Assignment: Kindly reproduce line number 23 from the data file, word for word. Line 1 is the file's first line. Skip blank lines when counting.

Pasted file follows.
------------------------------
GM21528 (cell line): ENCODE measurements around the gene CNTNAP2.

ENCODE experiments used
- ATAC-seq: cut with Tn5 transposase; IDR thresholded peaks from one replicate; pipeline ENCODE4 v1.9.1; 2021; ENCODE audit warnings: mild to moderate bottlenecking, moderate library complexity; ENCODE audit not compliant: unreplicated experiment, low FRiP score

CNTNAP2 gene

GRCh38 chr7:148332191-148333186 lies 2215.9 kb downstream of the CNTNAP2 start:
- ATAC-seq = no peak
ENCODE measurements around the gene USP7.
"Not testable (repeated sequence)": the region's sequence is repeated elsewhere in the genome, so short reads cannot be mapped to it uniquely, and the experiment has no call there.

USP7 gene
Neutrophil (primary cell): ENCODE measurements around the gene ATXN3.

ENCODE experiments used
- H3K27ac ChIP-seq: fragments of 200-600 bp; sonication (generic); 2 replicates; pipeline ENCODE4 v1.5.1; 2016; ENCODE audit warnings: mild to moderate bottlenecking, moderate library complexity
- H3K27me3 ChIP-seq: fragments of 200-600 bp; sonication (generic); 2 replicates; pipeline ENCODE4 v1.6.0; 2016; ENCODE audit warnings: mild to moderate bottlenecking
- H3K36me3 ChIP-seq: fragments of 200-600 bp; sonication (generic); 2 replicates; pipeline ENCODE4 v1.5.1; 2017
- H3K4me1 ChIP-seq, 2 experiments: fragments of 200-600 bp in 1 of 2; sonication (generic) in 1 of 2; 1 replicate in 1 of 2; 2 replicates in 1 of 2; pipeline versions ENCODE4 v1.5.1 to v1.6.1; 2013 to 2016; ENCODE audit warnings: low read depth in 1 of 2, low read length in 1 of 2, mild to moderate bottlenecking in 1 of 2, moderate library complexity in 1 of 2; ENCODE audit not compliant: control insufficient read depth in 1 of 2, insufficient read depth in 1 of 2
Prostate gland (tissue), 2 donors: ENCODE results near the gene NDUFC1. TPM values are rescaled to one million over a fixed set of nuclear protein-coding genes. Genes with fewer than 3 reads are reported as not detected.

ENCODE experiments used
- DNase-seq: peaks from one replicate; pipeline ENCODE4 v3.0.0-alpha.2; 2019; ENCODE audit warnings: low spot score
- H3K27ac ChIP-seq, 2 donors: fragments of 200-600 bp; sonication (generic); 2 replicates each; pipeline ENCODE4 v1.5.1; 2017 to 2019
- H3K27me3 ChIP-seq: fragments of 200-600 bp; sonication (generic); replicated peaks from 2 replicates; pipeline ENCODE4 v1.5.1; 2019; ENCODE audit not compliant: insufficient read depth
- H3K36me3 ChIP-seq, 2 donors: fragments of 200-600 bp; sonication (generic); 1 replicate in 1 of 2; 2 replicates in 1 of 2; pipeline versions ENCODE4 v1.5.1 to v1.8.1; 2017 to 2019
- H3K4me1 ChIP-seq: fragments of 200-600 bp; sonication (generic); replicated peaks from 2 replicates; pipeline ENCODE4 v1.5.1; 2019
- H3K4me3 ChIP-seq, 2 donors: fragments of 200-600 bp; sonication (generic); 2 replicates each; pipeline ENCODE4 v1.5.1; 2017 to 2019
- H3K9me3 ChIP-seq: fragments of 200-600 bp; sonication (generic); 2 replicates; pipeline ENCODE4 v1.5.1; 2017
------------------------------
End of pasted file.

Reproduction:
- H3K4me3 ChIP-seq, 2 donors: fragments of 200-600 bp; sonication (generic); 2 replicates each; pipeline ENCODE4 v1.5.1; 2017 to 2019